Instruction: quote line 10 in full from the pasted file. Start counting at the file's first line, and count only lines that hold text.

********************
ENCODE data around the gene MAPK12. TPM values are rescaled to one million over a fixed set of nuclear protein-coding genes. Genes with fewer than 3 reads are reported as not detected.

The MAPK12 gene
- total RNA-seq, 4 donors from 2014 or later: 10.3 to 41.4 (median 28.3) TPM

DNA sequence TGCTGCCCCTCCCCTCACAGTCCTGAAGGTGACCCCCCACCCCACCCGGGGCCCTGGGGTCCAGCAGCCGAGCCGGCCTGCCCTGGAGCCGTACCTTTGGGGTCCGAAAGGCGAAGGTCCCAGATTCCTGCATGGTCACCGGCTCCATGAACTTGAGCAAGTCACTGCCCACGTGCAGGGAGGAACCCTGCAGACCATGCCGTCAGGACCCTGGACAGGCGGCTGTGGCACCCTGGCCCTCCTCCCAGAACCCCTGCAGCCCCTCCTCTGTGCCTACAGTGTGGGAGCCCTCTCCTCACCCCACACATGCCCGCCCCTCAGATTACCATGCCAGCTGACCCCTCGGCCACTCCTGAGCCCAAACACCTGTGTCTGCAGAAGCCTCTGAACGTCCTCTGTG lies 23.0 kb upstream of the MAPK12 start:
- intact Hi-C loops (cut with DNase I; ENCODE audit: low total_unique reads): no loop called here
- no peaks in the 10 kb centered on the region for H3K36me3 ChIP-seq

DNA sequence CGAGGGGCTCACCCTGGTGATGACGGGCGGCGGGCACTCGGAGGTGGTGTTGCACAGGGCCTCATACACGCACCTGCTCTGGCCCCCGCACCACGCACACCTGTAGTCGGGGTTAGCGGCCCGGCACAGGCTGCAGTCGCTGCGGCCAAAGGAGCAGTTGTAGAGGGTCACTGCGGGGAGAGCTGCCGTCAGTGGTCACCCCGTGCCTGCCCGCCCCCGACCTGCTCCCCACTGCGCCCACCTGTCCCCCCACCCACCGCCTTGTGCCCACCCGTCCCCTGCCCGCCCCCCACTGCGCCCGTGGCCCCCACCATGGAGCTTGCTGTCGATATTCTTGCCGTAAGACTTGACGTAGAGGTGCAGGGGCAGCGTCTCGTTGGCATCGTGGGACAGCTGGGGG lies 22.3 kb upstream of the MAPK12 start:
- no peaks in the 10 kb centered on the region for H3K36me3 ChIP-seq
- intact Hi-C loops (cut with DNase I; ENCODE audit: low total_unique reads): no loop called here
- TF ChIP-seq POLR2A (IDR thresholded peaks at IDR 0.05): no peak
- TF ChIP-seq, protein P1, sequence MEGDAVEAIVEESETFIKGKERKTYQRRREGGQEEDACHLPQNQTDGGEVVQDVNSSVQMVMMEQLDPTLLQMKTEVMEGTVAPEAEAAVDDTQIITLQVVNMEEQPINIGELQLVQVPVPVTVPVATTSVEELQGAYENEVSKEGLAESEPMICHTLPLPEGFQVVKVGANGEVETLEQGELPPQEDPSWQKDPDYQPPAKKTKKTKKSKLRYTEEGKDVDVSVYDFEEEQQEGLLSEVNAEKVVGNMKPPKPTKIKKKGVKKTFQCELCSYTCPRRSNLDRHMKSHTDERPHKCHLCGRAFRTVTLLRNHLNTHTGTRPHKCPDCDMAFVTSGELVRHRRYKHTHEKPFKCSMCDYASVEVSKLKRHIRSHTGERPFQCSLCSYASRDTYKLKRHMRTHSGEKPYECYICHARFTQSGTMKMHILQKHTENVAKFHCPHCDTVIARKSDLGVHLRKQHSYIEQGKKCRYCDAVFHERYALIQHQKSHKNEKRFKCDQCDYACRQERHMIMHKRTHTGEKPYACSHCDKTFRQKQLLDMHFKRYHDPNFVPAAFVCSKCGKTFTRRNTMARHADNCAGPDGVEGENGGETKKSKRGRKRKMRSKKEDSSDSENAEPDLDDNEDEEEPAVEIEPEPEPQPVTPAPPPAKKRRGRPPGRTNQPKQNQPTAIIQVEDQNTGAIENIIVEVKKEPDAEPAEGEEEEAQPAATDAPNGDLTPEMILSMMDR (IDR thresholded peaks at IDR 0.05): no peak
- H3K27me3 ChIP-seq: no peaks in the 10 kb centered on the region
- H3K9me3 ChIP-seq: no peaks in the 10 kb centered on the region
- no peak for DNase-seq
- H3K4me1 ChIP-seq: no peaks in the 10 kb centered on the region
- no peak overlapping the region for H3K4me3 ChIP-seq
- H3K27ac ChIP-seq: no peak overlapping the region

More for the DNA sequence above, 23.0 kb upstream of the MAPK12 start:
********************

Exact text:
- TF ChIP-seq POLR2A (IDR thresholded peaks at IDR 0.05): no peak